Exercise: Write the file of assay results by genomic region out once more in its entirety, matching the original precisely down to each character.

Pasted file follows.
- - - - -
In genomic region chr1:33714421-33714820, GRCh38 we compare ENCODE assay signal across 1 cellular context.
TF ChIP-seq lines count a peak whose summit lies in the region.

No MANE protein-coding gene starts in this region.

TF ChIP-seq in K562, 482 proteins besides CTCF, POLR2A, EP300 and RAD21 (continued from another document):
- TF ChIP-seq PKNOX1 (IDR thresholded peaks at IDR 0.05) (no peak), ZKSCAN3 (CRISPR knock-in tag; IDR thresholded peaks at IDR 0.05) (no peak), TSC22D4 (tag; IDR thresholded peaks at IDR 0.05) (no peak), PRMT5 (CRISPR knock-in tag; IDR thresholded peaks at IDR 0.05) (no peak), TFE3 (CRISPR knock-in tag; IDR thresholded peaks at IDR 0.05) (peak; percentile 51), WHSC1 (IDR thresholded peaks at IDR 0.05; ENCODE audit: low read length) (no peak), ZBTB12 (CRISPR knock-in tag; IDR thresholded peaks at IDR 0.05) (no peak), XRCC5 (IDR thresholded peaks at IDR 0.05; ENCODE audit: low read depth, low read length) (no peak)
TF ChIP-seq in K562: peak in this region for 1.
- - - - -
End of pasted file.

In genomic region chr1:33714421-33714820, GRCh38 we compare ENCODE assay signal across 1 cellular context.
TF ChIP-seq lines count a peak whose summit lies in the region.

No MANE protein-coding gene starts in this region.

TF ChIP-seq in K562, 482 proteins besides CTCF, POLR2A, EP300 and RAD21 (continued from another document):
- TF ChIP-seq PKNOX1 (IDR thresholded peaks at IDR 0.05) (no peak), ZKSCAN3 (CRISPR knock-in tag; IDR thresholded peaks at IDR 0.05) (no peak), TSC22D4 (tag; IDR thresholded peaks at IDR 0.05) (no peak), PRMT5 (CRISPR knock-in tag; IDR thresholded peaks at IDR 0.05) (no peak), TFE3 (CRISPR knock-in tag; IDR thresholded peaks at IDR 0.05) (peak; percentile 51), WHSC1 (IDR thresholded peaks at IDR 0.05; ENCODE audit: low read length) (no peak), ZBTB12 (CRISPR knock-in tag; IDR thresholded peaks at IDR 0.05) (no peak), XRCC5 (IDR thresholded peaks at IDR 0.05; ENCODE audit: low read depth, low read length) (no peak)
TF ChIP-seq in K562: peak in this region for 1.